If you say the word spreadsheet, most people will think of one program: Microsoft Excel. It has an enormous number of useful features, but there are also some irritating quirks that can prove frustrating for users.
One issue that might prove problematic is that Excel likes to remove leading zeros from numbers you might want to enter. For example, if you type ‘000123’ into a cell, Excel will convert it to ‘123’ automatically, changing the number entirely.
This isn’t suitable for everyone, but there are several ways around the problem. If you want to add leading zeros to Excel data, here’s what you’ll need to do.
Formatting a Cell as Text
One of the simplest ways to stop Excel from removing your leading zeros is to format your cells as text values, rather than number values. Doing this ensures that anything you type in the cell will stay exactly the same, rather than being automatically converted.
To do this, select the cell (or cells) you wish to format. If you want to apply the formatting to a whole row or column, click on the column letter or row number.
Right-click one of the highlighted cells, then click the Format Cells option.
From the Number menu in the Format Cells window, select Text, then click OK to save.
Any values you type in these cells now will retain their leading zeros.
One problem with this method is that it only works in retrospect. You need to set the cell formatting to text values before you type any text. If you try to do it afterward, the zeros will already have disappeared, and you’ll need to readd them.
Adding a Leading Apostrophe
A quick and easy way to get the same result is to use a leading apostrophe (also called a magic apostrophe). Doing this will prevent Excel from automatically converting your number.
To do this, simply type in and add an apostrophe before you enter your numerical value. When you hit Enter or move to another cell, the apostrophe will disppear from view. Your number (including leading zeros) will remain unconverted.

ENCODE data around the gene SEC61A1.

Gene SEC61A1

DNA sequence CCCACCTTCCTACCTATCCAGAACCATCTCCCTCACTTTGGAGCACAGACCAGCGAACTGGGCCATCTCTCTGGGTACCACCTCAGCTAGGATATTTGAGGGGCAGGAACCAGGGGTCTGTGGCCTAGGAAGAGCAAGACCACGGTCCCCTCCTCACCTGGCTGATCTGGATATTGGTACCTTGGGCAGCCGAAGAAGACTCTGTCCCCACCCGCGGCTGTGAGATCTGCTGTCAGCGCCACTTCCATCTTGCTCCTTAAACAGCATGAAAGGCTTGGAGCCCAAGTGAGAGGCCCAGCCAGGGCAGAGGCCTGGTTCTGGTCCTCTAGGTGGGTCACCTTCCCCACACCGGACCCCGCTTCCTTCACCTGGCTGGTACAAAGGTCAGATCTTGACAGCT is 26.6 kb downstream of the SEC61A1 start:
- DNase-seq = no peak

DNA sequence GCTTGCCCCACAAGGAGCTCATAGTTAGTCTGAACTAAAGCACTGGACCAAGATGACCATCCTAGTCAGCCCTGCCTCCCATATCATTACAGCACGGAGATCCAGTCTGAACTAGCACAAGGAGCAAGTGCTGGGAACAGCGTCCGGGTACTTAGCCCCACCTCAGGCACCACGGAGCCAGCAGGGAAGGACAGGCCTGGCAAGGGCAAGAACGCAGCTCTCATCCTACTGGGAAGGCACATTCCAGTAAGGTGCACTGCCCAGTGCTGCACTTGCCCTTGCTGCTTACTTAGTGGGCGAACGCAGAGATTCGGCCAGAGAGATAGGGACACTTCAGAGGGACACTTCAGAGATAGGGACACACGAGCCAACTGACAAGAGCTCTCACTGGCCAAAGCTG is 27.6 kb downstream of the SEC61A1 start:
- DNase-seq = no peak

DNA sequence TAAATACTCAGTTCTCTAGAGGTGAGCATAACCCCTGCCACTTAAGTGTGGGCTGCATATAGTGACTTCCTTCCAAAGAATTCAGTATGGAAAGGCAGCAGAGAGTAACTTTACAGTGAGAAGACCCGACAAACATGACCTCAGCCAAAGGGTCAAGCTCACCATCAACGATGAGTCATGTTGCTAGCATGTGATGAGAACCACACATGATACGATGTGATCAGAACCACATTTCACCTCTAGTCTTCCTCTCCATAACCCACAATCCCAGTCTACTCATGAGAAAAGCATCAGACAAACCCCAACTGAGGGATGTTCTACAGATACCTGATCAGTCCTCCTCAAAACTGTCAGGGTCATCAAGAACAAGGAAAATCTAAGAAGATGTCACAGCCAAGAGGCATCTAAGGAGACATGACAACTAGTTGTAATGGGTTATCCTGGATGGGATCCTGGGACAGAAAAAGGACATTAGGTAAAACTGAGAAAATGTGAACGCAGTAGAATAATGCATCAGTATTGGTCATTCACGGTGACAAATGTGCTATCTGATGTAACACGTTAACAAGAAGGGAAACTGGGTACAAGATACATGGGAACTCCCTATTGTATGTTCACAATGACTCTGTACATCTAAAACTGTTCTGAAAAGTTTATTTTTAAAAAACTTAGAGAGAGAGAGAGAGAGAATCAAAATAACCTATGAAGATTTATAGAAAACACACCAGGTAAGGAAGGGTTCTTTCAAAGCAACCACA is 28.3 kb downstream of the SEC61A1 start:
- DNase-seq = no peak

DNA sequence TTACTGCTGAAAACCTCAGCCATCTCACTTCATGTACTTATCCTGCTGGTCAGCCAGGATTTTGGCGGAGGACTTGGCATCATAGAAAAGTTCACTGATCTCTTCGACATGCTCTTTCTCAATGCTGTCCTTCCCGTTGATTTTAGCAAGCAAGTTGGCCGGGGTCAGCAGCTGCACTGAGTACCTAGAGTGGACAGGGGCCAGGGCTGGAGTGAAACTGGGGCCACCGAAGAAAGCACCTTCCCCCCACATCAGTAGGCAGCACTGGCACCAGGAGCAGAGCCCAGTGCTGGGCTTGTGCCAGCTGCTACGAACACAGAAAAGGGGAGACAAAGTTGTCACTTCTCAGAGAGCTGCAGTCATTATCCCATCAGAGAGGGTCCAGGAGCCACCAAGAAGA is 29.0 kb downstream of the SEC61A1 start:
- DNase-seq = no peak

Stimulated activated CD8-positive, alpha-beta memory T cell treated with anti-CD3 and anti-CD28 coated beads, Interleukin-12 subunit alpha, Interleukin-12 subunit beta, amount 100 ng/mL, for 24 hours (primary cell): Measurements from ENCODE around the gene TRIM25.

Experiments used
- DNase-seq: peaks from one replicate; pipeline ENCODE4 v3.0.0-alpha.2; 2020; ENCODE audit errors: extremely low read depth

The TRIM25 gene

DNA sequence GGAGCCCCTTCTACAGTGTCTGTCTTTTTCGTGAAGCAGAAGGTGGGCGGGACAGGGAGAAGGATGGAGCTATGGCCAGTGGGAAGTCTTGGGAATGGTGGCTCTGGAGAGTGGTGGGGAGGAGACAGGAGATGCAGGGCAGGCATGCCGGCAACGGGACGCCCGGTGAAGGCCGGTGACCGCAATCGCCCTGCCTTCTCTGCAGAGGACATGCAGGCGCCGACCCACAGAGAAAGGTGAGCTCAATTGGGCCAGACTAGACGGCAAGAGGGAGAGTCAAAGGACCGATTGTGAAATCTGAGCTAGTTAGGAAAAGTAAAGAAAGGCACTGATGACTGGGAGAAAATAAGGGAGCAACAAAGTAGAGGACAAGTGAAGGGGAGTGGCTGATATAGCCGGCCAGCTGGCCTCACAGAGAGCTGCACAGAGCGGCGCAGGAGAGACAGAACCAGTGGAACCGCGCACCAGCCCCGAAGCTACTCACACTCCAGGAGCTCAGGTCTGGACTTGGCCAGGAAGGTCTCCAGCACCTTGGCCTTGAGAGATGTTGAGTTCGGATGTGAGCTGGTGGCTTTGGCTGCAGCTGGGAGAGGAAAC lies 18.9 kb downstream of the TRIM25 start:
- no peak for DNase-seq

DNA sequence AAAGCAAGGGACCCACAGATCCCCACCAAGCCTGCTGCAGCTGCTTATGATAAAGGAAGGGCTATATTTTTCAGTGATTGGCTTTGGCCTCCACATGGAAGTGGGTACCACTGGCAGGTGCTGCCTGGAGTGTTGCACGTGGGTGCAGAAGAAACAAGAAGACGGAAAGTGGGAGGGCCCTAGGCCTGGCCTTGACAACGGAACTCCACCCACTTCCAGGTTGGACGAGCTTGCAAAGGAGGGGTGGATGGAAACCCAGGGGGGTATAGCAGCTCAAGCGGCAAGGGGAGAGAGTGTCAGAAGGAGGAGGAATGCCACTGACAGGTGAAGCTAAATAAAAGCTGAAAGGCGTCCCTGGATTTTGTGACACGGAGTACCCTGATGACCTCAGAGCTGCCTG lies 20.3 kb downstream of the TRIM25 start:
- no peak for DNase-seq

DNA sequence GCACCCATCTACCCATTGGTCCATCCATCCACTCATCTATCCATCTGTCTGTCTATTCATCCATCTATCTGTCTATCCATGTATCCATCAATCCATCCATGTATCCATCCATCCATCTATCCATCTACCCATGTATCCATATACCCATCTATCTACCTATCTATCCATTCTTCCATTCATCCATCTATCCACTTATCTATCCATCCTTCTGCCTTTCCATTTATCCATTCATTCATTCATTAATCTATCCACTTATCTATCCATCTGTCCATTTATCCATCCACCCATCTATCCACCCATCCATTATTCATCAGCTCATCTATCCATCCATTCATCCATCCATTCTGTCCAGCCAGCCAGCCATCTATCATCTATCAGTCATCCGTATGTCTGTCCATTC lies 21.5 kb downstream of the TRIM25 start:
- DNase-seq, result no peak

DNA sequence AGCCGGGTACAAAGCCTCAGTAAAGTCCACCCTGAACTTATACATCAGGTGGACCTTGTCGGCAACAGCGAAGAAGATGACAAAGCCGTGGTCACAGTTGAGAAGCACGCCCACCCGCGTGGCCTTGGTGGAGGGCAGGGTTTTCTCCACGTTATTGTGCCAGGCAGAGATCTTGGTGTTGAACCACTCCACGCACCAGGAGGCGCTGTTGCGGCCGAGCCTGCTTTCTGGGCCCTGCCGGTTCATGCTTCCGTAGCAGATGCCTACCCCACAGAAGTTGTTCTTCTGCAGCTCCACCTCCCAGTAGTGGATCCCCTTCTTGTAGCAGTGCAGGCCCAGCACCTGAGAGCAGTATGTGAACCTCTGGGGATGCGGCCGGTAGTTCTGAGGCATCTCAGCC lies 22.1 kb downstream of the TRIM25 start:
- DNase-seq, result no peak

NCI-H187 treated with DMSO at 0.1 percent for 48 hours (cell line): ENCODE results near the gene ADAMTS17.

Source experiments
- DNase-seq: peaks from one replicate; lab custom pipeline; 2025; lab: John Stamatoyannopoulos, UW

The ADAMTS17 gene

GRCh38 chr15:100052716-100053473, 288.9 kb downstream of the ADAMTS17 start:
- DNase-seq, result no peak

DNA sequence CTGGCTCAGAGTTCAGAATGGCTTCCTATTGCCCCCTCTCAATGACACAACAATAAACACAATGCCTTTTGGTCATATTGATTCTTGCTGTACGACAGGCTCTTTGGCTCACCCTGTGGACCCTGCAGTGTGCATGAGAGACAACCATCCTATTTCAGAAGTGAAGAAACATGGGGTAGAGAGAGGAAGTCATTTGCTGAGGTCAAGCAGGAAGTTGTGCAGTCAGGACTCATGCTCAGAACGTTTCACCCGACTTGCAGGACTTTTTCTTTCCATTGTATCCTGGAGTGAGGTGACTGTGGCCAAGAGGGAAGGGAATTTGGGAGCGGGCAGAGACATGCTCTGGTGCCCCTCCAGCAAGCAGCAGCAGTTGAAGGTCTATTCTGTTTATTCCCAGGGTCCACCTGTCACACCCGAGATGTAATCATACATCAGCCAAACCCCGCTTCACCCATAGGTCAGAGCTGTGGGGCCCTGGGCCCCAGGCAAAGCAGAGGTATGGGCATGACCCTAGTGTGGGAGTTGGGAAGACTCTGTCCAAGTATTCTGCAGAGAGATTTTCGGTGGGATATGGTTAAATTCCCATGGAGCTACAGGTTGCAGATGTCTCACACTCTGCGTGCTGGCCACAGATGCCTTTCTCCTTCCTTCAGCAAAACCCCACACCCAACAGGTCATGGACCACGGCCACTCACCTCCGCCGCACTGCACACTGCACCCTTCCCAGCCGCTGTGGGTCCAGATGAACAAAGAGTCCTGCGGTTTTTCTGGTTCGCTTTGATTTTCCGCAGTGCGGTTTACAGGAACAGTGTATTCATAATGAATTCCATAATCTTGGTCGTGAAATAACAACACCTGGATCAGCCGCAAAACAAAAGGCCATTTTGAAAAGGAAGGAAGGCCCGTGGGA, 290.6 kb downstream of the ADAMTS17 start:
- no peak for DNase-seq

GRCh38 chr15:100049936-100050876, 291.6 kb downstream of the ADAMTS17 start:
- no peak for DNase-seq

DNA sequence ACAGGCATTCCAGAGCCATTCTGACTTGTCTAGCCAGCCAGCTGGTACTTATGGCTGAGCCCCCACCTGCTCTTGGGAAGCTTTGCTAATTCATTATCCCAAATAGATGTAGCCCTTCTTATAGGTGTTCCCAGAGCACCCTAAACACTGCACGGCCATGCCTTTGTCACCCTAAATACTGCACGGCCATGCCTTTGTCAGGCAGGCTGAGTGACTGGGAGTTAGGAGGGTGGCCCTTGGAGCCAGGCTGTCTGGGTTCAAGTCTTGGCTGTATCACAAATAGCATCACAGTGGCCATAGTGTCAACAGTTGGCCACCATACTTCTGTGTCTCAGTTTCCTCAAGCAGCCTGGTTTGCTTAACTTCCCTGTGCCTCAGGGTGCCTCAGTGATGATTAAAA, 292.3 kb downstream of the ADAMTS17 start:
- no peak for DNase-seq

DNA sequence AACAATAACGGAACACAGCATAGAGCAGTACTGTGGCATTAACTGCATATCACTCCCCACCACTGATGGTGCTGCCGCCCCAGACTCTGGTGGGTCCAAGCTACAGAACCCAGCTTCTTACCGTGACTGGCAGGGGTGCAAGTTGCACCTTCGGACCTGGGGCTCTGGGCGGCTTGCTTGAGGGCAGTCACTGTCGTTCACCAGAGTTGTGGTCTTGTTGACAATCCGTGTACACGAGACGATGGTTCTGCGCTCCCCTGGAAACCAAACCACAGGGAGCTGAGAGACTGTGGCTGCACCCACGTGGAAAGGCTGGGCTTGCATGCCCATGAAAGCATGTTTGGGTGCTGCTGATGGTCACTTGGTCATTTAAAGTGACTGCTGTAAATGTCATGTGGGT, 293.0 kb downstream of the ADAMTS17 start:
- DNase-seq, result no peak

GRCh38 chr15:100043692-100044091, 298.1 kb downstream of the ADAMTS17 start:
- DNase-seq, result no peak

This tricks works by fooling Excel in thinking that you’re entering a text string, rather than a number.
Using the TEXT Function
If you’ve already entered a lot of data into your spreadsheet, with the leading zeros all removed, and you want to add them back in, the TEXT function can help.
Using TEXT, you can specify how long your number should be. If the number of zeros is longer than your numerical value, the additional zeros will be added as leading zeros in front of your number.
To do this, click on an empty cell and type =TEXT(A2, “000000”). Replace A2 with the cell reference containing the value you wish to convert.
You can also reduce or increase the length of your value by adjusting the number of zeros in the second parameter. In this example, the numbers returned by TEXT should have six digits.
Press Enter on your keyboard to confirm.
Your cell (or cells) should now contain your value in the required format. If you want to apply this format to multiple cells, you can use the handle in the bottom-right corner of the cell to repeat the formula across your data range.
Adding Custom Formatting
The method above requires you to keep the original values that are missing the leading zeros in your spreadsheet alongside your updated values. Using custom formatting, you can convert the values you have already entered without the need to generate a second set.
To do this, select the values that you want to amend. Right-click on one of them, and choose the Format Cells option.
In the Number tab of the Format Cells window, select the Custom option. In the Type field, enter the same number of zeros to specify how long you wish the number value to be, then click OK to save.
For instance, typing 000000 will ensure that each number has six digits. These will be added to the start of your number as leading zeros.
This will convert the values to your desired format, adding leading zeros as required.
Adding a Set Number of Zeros
You may want to ensure that a set number of leading zeros is always added to your values.
Excel allows you to do this by combining your original values with an additional number string. To do this, click on an empty cell and type =(“00″&A2), replacing A2 with the cell reference of the original value.
For instance, if the value 19874 is in cell A3, this formula will show 0019874 as the new value in the new cell.
Many Methods, Same Result
As the methods above show, there are plenty of options available to you if you’re looking t0 add leading zeros to cells in Excel. Excel can be used for more than just manipulating simple numerical values, however.